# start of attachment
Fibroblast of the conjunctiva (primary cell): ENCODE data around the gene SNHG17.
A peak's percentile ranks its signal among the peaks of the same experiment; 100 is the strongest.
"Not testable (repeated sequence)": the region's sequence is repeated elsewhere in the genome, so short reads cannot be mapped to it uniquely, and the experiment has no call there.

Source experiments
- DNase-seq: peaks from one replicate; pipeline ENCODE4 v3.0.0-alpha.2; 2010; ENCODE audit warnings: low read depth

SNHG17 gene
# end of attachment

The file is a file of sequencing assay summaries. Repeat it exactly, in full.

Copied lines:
Fibroblast of the conjunctiva (primary cell): ENCODE data around the gene SNHG17.
A peak's percentile ranks its signal among the peaks of the same experiment; 100 is the strongest.
"Not testable (repeated sequence)": the region's sequence is repeated elsewhere in the genome, so short reads cannot be mapped to it uniquely, and the experiment has no call there.

Source experiments
- DNase-seq: peaks from one replicate; pipeline ENCODE4 v3.0.0-alpha.2; 2010; ENCODE audit warnings: low read depth

SNHG17 gene